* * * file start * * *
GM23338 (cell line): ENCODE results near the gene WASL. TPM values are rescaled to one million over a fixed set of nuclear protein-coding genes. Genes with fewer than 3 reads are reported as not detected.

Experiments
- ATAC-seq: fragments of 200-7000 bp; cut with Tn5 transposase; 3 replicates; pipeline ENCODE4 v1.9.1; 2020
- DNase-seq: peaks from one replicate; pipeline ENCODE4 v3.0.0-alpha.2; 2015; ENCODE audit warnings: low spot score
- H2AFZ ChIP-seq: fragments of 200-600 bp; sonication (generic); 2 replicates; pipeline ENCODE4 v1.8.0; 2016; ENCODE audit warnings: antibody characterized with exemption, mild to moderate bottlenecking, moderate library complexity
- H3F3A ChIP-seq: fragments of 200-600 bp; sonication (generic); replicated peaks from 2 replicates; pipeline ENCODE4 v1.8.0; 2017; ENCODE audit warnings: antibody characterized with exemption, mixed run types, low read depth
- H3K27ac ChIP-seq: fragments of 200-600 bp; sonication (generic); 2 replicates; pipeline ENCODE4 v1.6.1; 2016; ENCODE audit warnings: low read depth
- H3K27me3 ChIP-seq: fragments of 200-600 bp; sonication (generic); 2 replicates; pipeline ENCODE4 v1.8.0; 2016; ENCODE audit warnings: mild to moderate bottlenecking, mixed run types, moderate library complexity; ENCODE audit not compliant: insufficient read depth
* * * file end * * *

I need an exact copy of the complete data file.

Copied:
GM23338 (cell line): ENCODE results near the gene WASL. TPM values are rescaled to one million over a fixed set of nuclear protein-coding genes. Genes with fewer than 3 reads are reported as not detected.

Experiments
- ATAC-seq: fragments of 200-7000 bp; cut with Tn5 transposase; 3 replicates; pipeline ENCODE4 v1.9.1; 2020
- DNase-seq: peaks from one replicate; pipeline ENCODE4 v3.0.0-alpha.2; 2015; ENCODE audit warnings: low spot score
- H2AFZ ChIP-seq: fragments of 200-600 bp; sonication (generic); 2 replicates; pipeline ENCODE4 v1.8.0; 2016; ENCODE audit warnings: antibody characterized with exemption, mild to moderate bottlenecking, moderate library complexity
- H3F3A ChIP-seq: fragments of 200-600 bp; sonication (generic); replicated peaks from 2 replicates; pipeline ENCODE4 v1.8.0; 2017; ENCODE audit warnings: antibody characterized with exemption, mixed run types, low read depth
- H3K27ac ChIP-seq: fragments of 200-600 bp; sonication (generic); 2 replicates; pipeline ENCODE4 v1.6.1; 2016; ENCODE audit warnings: low read depth
- H3K27me3 ChIP-seq: fragments of 200-600 bp; sonication (generic); 2 replicates; pipeline ENCODE4 v1.8.0; 2016; ENCODE audit warnings: mild to moderate bottlenecking, mixed run types, moderate library complexity; ENCODE audit not compliant: insufficient read depth